Who Owns the Propane or When Does the Gas Pass?

By Frank Thompson on Mar 21 in Commercial Auto.

The Two Examples Should Make Every Marketer Examine Their Relationship With Their Suppliers. When Does The Ownership of the Gas Change to Your Company? Do You Have A Written Agreement Spelling That Out?

Every day across the United States, propane marketers call for a load of propane. The call may go directly to a refiner such as Conoco Phillips, a company owning a pipeline fa­cility or a salt dome storage facility such as Plains Marketing owns in Phoenix or the call may be to a wholesaler or even another marketer.
Depending on who you called to buy your propane makes a difference in answering the question as to when your company takes own­ership of the propane that you ordered? Do you know when you own the gas? Do you have anything in writing from your supplier? Is the answer the same for every supplier you use? The reason for asking the question is that a propane marketer’s liability begins at the mo­ment the ownership of the gas changes to the marketer. So what, you may be thinking. How does the ownership of the gas affect me? Let me give you several examples of how the ownership could affect you and your company. You have just ordered a load of propane from Conoco Phillips. You then call a local common carrier to pick up the propane at the terminal and deliver it to your storage. The ownership of the propane changed from Conoco Phillips to your company when the propane was loaded on to the common carrier transport. On the way to your storage tank with your propane the driver tries to make a left turn across traffic and fails to see the oncoming motorcycle. The subsequent accident leaves the motorcyclist a paraplegic. The plaintiff’s attor­ney sues both the common carrier that owned the transport and your company because you own the fuel. The jury finds the common carrier at fault and awards $7,960,000. The common carrier was insured for the required $5 million. The plaintiff’s attorney would then look to your company to make up the remain­ing $2,960,000.

The auto insurance policy written for your company should include coverage called Hired and Non Owned Auto. The Hired and Non Owned coverage provides $1 million for just such an occurrence as the accident described above. The common carrier was a Hired vehicle under contract for your firm hauling your propane so your insurance company would pay $1 million. But how is your company going to pay about the remaining $1,960,000 of the award? Without an umbrella with adequate limits to pay the difference, the assets of your company are at risk.

Another illustration from a refined fuel case provides another point of view. The fuel distributor delivered a load of diesel to a farmer which had a raised 500 gallon skid tank. The tank was vandalized and the diesel leaked into a rice patty. The State of California discovered the pol­lution and spent $34,000 to clean it up. The clean up bill was handed to the fuel distributor to pay. He in turn tried to hand it to the farmer because he had delivered the fuel and he considered the ownership to have passed to the farmer at delivery. The court found in favor of the farmer when he testified that the fuel distributor gave him 30 days in which to pay; therefore the fuel still belonged to the fuel dis­tributor.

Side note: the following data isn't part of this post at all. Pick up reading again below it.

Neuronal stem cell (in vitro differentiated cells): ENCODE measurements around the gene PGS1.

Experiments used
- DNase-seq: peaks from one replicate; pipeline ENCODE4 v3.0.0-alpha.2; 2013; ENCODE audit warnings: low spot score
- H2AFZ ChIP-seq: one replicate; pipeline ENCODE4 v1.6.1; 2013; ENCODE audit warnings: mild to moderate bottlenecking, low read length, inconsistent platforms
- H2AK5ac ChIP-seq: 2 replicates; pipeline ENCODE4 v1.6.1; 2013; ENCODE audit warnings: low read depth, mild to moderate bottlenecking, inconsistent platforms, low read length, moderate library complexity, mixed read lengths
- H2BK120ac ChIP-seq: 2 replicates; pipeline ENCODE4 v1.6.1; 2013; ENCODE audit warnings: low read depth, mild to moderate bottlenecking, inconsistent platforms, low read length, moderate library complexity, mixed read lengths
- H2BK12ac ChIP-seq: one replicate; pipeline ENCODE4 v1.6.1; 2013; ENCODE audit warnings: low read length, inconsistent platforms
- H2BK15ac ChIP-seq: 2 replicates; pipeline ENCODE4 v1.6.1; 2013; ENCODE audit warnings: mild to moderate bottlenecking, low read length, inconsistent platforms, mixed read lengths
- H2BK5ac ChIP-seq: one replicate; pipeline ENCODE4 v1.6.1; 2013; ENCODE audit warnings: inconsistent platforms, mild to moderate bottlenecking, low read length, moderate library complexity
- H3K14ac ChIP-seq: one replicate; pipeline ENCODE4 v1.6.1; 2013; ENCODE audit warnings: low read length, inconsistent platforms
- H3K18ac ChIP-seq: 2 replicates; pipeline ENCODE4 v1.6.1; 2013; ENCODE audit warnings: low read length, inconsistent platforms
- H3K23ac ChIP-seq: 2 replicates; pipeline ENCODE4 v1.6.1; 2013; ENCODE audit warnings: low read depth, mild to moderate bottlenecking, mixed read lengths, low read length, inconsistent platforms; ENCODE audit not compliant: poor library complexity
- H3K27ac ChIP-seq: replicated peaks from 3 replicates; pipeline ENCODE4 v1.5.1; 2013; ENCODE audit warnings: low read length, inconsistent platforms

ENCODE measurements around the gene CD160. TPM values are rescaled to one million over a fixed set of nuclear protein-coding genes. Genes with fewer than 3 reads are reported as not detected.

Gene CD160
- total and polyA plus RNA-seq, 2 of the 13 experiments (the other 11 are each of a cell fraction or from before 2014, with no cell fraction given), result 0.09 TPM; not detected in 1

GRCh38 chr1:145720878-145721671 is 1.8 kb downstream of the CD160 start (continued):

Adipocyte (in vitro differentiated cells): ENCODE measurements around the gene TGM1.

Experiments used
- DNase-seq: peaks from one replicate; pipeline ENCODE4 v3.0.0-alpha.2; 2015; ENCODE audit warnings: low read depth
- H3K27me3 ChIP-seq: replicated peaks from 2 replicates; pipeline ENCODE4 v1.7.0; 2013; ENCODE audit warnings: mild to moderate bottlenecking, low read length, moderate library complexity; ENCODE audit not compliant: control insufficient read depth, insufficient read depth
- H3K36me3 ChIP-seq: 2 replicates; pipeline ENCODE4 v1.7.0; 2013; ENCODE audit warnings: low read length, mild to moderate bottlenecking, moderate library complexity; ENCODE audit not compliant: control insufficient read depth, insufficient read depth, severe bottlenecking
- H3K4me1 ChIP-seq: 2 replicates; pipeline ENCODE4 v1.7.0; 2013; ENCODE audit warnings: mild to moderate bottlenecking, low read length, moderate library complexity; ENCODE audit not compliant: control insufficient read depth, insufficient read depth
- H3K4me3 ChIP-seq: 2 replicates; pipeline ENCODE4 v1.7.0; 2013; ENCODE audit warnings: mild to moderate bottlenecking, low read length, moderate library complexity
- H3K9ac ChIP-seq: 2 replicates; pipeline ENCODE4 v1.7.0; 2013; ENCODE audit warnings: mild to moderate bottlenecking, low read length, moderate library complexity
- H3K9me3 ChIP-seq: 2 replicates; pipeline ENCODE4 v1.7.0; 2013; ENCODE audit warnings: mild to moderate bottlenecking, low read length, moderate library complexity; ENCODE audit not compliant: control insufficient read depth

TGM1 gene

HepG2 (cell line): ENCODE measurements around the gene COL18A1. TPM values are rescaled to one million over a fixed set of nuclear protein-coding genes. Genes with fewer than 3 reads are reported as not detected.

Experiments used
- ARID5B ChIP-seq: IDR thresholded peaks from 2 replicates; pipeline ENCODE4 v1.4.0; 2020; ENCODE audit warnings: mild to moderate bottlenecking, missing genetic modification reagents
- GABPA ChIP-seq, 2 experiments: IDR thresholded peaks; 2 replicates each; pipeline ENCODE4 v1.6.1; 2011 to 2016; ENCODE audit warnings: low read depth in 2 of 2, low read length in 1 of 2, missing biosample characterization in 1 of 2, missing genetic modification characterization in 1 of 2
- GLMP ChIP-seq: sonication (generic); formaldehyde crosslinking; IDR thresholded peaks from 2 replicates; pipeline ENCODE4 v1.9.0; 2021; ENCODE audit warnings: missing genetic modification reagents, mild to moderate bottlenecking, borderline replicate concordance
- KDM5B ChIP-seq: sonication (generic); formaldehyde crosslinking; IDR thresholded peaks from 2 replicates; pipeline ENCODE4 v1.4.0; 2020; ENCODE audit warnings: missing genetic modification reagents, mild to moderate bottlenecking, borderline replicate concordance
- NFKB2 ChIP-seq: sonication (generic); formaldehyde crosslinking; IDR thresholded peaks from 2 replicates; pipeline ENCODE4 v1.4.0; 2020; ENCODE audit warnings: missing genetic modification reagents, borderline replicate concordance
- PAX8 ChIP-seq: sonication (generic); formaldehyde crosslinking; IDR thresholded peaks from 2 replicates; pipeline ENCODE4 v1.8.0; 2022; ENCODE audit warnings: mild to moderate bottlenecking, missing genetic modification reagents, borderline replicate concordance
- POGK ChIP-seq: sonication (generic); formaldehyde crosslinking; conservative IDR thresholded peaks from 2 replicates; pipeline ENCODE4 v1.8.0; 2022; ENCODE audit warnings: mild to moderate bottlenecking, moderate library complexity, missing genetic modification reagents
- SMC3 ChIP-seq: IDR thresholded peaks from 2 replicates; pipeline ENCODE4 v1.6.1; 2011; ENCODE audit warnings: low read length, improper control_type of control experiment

The above scenario is very important if you are a wholesaler or a dealer brokering propane to other dealers. Who owns the gas and when does the ownership change? More importantly do you have it in writing? The above two examples should make every marketer re examine their relationship with their suppliers. When does the ownership of the gas change to your company? Do you have a written agreement spelling that out? Second, propane marketers that utilize common carriers need to provide a list of all common carriers they use to their insurance company. Each common carrier used should be required to provide a certificate of insurance to the marketer showing the limits of liability and in addition should also name the propane marketer as an additional named insured re­garding the transportation and the loading and unloading of the propane. Lastly, each marketer, wholesaler or broker should consider the additional exposure that owning and transporting propane entails and should buy enough umbrella insurance to cover the risk that they face.

Frank B. Thompson, CPCU
President, PT Risk Management

Published in The Gaslight, January/February 2009

Frank Thompson

Frank B. Thompson is a chartered property and casualty underwriter based in Phoenix. He is the owner of PT Risk Management, an independent insurance company specializing in writing propane and petroleum risk policies throughout the U.S.

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